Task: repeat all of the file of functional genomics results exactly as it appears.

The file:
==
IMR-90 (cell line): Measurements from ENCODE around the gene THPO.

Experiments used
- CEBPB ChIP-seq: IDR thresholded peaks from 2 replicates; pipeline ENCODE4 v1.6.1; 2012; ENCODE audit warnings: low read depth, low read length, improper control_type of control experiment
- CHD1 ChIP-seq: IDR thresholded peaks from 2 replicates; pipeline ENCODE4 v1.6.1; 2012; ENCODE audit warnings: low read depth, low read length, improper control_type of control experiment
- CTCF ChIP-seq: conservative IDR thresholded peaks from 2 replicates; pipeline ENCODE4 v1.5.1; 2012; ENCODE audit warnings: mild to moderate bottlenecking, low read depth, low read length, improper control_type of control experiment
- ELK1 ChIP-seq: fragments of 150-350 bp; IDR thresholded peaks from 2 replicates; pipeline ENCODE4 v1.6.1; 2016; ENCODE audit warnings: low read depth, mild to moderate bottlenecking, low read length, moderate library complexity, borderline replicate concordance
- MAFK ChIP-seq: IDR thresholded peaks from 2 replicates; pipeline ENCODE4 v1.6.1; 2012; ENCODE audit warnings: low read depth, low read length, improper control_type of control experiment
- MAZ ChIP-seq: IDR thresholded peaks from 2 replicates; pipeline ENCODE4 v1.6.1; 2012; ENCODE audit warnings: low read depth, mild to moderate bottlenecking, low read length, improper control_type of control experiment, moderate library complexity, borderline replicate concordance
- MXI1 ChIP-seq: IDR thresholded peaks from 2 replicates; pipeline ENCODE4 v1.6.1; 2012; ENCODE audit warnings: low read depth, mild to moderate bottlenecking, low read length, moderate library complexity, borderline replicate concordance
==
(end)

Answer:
IMR-90 (cell line): Measurements from ENCODE around the gene THPO.

Experiments used
- CEBPB ChIP-seq: IDR thresholded peaks from 2 replicates; pipeline ENCODE4 v1.6.1; 2012; ENCODE audit warnings: low read depth, low read length, improper control_type of control experiment
- CHD1 ChIP-seq: IDR thresholded peaks from 2 replicates; pipeline ENCODE4 v1.6.1; 2012; ENCODE audit warnings: low read depth, low read length, improper control_type of control experiment
- CTCF ChIP-seq: conservative IDR thresholded peaks from 2 replicates; pipeline ENCODE4 v1.5.1; 2012; ENCODE audit warnings: mild to moderate bottlenecking, low read depth, low read length, improper control_type of control experiment
- ELK1 ChIP-seq: fragments of 150-350 bp; IDR thresholded peaks from 2 replicates; pipeline ENCODE4 v1.6.1; 2016; ENCODE audit warnings: low read depth, mild to moderate bottlenecking, low read length, moderate library complexity, borderline replicate concordance
- MAFK ChIP-seq: IDR thresholded peaks from 2 replicates; pipeline ENCODE4 v1.6.1; 2012; ENCODE audit warnings: low read depth, low read length, improper control_type of control experiment
- MAZ ChIP-seq: IDR thresholded peaks from 2 replicates; pipeline ENCODE4 v1.6.1; 2012; ENCODE audit warnings: low read depth, mild to moderate bottlenecking, low read length, improper control_type of control experiment, moderate library complexity, borderline replicate concordance
- MXI1 ChIP-seq: IDR thresholded peaks from 2 replicates; pipeline ENCODE4 v1.6.1; 2012; ENCODE audit warnings: low read depth, mild to moderate bottlenecking, low read length, moderate library complexity, borderline replicate concordance